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Title | Creator | Date Made Visible | None

Souvenir folder of Camp Funston, Kansas, and the workman who built it

Bloom, Moses

This souvenir folder on Camp Funston includes a color photo of home of Major General Woods; a panoramic view of the camp on the Ft. Riley military reservation near Junction City, Kansas; a view of some of the troops, the first territorial capitol of Kansas; troops on a pontoon bridge; mounted troops; a panoramic photograph of the the civilian workers who built the camp; and the Union Pacific railroad station at Camp Funston. There is also a listing of the accomplishments of the first six months of the war. The facility, named after Brigadier General Frederick Funston, was one of sixteen divisional cantonment training camps built during World War I to house and train soldiers for military duty. Construction began in July of 1917 as approximately 15,000 carpenters built buildings in city block squares. The number of buildings estimated to have been erected at the camp were from 2,800 to 4,000 to accommodate the over 40,000 soldiers from the U.S. Army's 89 Division that were stationed at the facility. After the war, Camp Funston became a "mustering-out" center as soldiers prepared to return to civilian life. In 1924, the military decommissioned the 2,000 acre site and dismantled the buildings.


African American soldier

Emery, A. G.

Portrait of an unidentified African American soldier who served in the 9th Cavalry at Fort Riley, Kansas.


Fort Leavenworth, Kansas, 309 miles west of St. Louis, Mo.

Gardner, Alexander, 1821-1882

This stereograph shows buildings and grounds at Fort Leavenworth, Kansas, was taken in 1867 by Alexander Gardner, a protege of Civil War photographer Matthew Brady. During the Civil War, Gardner had become well-known for his portrayals of such battles as Antietam and Gettysburg. After the war, in 1867, he began working for the Union Pacific Railroad and consequently traveled through the state of Kansas. This image shows the fort from a distance. It is from Alexander Gardner's series, Across the Continent on the Union Pacific Railway, Eastern Division.


Typing class, Fort Leavenworth, Kansas

United States. Works Progress Administration

These soldiers are seated at typewriters learning to type, in Fort Leavenworth, Kansas, as part of the Works Progress Administration's adult education program.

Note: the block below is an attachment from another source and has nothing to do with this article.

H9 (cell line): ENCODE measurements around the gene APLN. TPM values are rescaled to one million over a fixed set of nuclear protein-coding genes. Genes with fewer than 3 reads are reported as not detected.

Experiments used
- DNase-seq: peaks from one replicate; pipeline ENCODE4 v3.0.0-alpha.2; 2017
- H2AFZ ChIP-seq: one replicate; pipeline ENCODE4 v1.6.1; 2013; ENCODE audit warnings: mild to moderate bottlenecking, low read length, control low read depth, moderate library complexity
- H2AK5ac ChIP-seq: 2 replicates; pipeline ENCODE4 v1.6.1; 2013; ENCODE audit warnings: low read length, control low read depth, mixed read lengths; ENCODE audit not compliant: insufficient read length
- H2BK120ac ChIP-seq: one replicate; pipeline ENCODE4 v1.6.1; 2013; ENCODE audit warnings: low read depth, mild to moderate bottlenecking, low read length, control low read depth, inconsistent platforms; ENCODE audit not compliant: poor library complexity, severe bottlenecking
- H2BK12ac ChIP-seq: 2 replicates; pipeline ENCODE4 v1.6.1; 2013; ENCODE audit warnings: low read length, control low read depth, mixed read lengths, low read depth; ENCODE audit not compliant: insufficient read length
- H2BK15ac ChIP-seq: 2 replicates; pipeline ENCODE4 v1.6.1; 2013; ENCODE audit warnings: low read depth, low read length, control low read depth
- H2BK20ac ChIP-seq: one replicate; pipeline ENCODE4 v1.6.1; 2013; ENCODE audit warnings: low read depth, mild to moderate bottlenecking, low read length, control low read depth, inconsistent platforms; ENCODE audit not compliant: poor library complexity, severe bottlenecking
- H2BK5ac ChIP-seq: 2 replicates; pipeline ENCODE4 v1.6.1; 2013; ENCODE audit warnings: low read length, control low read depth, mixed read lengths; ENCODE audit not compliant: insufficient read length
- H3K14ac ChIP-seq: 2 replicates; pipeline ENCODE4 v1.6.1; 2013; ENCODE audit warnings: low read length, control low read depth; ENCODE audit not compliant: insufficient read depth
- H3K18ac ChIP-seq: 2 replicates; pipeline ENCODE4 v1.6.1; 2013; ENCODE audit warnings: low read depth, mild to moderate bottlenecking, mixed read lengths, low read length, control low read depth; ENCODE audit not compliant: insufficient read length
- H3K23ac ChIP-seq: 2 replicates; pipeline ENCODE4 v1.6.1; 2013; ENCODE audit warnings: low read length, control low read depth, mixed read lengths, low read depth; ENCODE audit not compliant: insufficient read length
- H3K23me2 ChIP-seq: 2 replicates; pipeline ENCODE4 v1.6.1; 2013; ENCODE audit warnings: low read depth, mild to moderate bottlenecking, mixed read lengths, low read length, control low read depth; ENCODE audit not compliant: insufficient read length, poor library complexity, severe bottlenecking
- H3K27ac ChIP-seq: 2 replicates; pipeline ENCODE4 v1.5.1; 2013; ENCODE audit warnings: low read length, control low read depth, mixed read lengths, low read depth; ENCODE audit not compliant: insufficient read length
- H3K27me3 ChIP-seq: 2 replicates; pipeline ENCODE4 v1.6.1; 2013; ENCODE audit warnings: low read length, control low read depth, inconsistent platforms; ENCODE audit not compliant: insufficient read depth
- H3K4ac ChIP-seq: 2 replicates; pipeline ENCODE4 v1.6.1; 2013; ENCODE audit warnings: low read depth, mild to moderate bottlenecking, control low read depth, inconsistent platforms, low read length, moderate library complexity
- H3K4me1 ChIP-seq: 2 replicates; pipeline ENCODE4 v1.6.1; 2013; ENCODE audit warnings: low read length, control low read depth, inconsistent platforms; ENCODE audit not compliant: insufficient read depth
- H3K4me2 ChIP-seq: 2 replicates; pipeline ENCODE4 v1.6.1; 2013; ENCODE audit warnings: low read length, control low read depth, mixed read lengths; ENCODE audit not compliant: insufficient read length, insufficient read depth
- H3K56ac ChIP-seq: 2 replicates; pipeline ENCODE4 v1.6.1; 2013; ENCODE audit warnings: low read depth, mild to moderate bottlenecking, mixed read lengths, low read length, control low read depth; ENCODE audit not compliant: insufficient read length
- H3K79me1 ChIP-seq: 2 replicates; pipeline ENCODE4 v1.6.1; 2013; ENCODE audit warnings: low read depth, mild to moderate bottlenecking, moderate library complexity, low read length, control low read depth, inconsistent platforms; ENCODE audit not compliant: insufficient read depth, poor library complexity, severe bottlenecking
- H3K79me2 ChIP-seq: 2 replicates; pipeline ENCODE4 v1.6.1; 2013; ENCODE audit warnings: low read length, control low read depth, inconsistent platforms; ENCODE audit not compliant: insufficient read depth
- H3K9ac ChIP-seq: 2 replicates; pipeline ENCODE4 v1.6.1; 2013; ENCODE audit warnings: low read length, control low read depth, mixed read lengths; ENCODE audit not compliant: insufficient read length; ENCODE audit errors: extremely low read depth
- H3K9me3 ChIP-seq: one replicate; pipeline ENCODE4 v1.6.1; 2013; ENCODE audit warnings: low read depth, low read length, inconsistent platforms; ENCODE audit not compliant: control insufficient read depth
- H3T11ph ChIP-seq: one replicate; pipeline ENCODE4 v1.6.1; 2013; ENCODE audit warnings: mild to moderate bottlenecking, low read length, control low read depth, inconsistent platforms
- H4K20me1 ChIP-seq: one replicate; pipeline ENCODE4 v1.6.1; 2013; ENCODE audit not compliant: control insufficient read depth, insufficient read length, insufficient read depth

Enlisted men's barracks, Fort Leavenworth, Kansas

Soldiers posed at the enlisted men's barracks, Fort Leavenworth, Kansas. The soldiers are still wearing the Civil War type cap.


William Eugene Stanley

This sepia colored photograph shows William Eugene Stanley, (front row wearing a dark suit), during military maneuvers for the Kansas National Guard in Ft. Riley, Kansas. Stanley entered public office in 1871. In 1898, he is elected as the fifteenth governor of Kansas, a position he holds until 1903. Afterwards, he returns to Wichita, Kansas to practice law.


Game of billiards, Fort Leavenworth, Kansas

This black and white photograph shows a group of soldiers gathered around a billiards table as a game is being played at the Fort Leavenworth barracks in Leavenworth, Kansas.


U.S. Air Force Band, Winfield, Kansas

U.S. Air Force Band at Strother Field, Winfield, Kansas.


William D. Matthews

This sepia colored carte-de-visite shows First Lieutenant William Dominick Matthews. He was a member of the Independent Battery, U.S. Colored Light Artillery, who served at Fort Leavenworth and helped protect eastern Kansas during Price's invasion in 1864. In addition, Matthews helped recruit many members of the First Kansas Colored Volunteer Infantry. Prior to the Civil War, Matthews ran a boarding house in Leavenworth, Kansas, that was used as part of the underground railroad. Assisted by Daniel R. Anthony, the brother of Susan B. Anthony, Matthews helped many Missouri slaves escape to Kansas and other "free" states. Mathews appears to be an alternate spelling of his surname.


Field artillery, Fort Leavenworth

A battery of field artillery at Fort Leavenworth, Kansas.

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